The harsh reality of animal testing.
It’s confronting learning about the horrific animal suffering that goes on behind closed doors, but we hope this page will help answer some common questions without exposing you to too many shocking images.
Did you know that there is an entire industry around breeding, raising and selling laboratory animals? It’s big business.
Globally, many breeds of animals are used including dogs, cats, monkeys, mice, rats, rabbits, sheep, pigs. These animals are often referred to as ‘products’, not animals. One animal dies in a laboratory in the USA every second, in Japan every two seconds and in the UK every twelve seconds – British Union for the Abolition of Vivisection (BUAV). See Australia’s national statistics here.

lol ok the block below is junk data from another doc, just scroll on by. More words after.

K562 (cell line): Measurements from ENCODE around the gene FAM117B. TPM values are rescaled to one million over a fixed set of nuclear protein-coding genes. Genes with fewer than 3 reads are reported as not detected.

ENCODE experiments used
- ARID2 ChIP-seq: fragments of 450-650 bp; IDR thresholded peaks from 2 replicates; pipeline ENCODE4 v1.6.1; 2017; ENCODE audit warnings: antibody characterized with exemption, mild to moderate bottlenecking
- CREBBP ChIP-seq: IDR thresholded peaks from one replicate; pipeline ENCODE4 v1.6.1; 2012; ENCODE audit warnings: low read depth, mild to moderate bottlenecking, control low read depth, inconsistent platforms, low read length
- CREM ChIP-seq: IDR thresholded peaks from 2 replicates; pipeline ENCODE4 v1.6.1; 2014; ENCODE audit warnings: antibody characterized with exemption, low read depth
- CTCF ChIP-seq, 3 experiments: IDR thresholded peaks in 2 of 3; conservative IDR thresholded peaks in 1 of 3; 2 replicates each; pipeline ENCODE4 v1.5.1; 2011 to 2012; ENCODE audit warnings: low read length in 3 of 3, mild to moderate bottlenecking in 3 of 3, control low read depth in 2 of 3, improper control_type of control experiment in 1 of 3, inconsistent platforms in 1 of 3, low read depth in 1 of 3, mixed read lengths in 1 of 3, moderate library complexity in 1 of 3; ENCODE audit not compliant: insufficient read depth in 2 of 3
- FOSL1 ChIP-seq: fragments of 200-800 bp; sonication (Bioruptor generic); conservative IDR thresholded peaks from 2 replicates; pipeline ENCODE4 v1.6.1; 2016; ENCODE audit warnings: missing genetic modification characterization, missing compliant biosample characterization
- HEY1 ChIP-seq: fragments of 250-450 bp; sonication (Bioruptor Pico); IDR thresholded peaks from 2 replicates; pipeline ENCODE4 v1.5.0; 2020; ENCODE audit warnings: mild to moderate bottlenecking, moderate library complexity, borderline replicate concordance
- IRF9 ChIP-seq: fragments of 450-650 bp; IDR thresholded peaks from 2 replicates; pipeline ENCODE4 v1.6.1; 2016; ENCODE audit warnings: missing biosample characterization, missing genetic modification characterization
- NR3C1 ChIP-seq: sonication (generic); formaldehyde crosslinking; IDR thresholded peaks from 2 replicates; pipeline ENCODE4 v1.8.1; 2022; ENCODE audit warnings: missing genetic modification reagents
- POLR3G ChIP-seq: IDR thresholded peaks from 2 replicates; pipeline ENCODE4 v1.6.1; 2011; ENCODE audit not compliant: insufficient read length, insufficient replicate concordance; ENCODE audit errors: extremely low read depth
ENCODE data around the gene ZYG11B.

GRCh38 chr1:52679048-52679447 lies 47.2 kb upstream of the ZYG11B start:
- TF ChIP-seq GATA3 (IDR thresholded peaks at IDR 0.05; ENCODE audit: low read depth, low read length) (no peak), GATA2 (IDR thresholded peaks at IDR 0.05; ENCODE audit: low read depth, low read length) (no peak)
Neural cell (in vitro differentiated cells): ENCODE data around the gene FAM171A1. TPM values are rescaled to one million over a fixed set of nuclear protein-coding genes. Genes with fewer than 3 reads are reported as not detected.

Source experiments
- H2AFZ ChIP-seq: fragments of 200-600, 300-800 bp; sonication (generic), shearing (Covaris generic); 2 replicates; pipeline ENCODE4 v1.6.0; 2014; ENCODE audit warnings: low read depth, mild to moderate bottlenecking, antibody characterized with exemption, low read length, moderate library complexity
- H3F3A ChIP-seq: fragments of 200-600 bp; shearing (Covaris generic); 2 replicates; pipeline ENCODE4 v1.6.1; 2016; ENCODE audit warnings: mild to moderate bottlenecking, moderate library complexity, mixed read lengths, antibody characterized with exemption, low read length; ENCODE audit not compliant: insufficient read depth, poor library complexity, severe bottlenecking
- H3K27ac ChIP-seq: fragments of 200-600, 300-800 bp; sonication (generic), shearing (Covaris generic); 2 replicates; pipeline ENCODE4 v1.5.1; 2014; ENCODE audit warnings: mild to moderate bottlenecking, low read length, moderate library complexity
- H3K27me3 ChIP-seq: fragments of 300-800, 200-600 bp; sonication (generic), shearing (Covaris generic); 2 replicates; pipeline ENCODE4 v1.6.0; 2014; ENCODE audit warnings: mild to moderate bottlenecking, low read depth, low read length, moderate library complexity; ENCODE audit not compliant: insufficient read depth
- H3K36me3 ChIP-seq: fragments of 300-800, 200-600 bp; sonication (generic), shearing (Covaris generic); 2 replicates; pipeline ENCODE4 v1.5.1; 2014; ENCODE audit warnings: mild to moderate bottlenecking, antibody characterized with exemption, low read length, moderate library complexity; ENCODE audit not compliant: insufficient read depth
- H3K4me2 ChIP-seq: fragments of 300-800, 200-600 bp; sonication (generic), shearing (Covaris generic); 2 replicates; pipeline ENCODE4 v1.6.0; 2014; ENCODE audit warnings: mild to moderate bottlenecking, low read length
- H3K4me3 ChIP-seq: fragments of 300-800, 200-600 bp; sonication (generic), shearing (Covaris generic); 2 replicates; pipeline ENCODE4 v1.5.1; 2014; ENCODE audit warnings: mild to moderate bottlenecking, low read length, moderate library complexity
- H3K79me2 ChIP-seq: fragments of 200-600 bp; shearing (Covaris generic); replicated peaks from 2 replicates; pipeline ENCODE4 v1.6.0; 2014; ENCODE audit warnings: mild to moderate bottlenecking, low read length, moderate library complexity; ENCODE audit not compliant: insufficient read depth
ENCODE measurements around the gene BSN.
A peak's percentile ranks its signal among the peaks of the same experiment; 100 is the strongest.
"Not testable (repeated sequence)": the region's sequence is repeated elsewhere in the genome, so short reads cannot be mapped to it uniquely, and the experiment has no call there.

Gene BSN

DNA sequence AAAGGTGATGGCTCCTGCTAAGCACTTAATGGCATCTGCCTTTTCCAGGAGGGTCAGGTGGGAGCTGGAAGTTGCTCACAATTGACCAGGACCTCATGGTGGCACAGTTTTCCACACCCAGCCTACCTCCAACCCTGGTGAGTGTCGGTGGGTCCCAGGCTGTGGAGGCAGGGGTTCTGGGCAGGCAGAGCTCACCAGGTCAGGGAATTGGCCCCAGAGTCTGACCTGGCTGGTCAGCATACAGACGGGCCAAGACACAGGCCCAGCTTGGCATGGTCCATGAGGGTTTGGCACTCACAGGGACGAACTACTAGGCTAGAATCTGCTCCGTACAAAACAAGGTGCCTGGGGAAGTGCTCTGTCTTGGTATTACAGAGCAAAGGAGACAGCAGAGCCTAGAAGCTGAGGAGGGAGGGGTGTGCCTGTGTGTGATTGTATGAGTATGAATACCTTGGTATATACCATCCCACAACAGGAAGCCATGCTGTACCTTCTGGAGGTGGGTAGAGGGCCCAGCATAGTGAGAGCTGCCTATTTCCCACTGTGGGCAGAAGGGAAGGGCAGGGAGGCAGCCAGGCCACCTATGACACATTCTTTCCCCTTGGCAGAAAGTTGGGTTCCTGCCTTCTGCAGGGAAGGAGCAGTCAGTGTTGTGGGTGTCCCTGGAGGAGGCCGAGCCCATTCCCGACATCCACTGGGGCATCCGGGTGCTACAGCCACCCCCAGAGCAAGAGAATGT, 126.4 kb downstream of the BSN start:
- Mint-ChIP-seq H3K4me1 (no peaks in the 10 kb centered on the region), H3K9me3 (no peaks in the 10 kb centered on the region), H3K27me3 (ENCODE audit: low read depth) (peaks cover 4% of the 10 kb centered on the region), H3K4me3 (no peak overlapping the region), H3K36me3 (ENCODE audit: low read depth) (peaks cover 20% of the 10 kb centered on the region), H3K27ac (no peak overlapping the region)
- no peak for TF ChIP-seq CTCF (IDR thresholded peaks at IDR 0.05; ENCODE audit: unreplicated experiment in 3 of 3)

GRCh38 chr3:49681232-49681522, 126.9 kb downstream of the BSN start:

Beagles are preferred chiefly because of their docility (they are easy to handle) and because they have short hair (easy to maintain).
The Organisation for Economic Co-operation and Development Guidelines for Testing of Chemicals (1993), which as the standard guidelines for the conduct of toxicity tests recognised by most regulatory authorities, specify that in certain common types of toxicity tests two species of animals should be used – one a rodent (eg rats or mice) the other a non-rodent. The preferred non-rodent is a dog and the preferred dog is the beagle.